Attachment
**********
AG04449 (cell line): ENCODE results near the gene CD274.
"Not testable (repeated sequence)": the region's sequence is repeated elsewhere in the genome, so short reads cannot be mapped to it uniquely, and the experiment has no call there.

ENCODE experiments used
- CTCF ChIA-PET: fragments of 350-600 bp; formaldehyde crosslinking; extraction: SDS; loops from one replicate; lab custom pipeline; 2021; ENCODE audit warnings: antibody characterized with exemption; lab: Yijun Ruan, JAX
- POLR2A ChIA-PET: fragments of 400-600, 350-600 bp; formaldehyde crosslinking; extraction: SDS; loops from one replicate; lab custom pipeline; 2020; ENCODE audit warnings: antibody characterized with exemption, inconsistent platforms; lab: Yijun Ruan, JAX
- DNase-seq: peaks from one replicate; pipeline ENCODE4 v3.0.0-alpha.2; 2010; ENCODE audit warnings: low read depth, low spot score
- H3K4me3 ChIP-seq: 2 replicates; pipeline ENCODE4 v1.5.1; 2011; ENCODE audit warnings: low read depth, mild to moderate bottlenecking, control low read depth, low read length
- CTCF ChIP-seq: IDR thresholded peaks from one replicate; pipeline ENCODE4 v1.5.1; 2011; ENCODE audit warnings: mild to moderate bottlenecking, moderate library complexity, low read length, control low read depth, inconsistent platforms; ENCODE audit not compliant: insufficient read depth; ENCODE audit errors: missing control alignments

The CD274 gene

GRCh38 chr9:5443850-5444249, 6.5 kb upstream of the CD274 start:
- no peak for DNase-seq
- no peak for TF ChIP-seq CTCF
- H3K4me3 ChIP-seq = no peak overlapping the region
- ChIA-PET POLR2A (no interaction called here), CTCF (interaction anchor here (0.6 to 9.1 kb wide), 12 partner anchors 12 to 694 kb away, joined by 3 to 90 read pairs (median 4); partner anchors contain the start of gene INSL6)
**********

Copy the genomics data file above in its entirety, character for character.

AG04449 (cell line): ENCODE results near the gene CD274.
"Not testable (repeated sequence)": the region's sequence is repeated elsewhere in the genome, so short reads cannot be mapped to it uniquely, and the experiment has no call there.

ENCODE experiments used
- CTCF ChIA-PET: fragments of 350-600 bp; formaldehyde crosslinking; extraction: SDS; loops from one replicate; lab custom pipeline; 2021; ENCODE audit warnings: antibody characterized with exemption; lab: Yijun Ruan, JAX
- POLR2A ChIA-PET: fragments of 400-600, 350-600 bp; formaldehyde crosslinking; extraction: SDS; loops from one replicate; lab custom pipeline; 2020; ENCODE audit warnings: antibody characterized with exemption, inconsistent platforms; lab: Yijun Ruan, JAX
- DNase-seq: peaks from one replicate; pipeline ENCODE4 v3.0.0-alpha.2; 2010; ENCODE audit warnings: low read depth, low spot score
- H3K4me3 ChIP-seq: 2 replicates; pipeline ENCODE4 v1.5.1; 2011; ENCODE audit warnings: low read depth, mild to moderate bottlenecking, control low read depth, low read length
- CTCF ChIP-seq: IDR thresholded peaks from one replicate; pipeline ENCODE4 v1.5.1; 2011; ENCODE audit warnings: mild to moderate bottlenecking, moderate library complexity, low read length, control low read depth, inconsistent platforms; ENCODE audit not compliant: insufficient read depth; ENCODE audit errors: missing control alignments

The CD274 gene

GRCh38 chr9:5443850-5444249, 6.5 kb upstream of the CD274 start:
- no peak for DNase-seq
- no peak for TF ChIP-seq CTCF
- H3K4me3 ChIP-seq = no peak overlapping the region
- ChIA-PET POLR2A (no interaction called here), CTCF (interaction anchor here (0.6 to 9.1 kb wide), 12 partner anchors 12 to 694 kb away, joined by 3 to 90 read pairs (median 4); partner anchors contain the start of gene INSL6)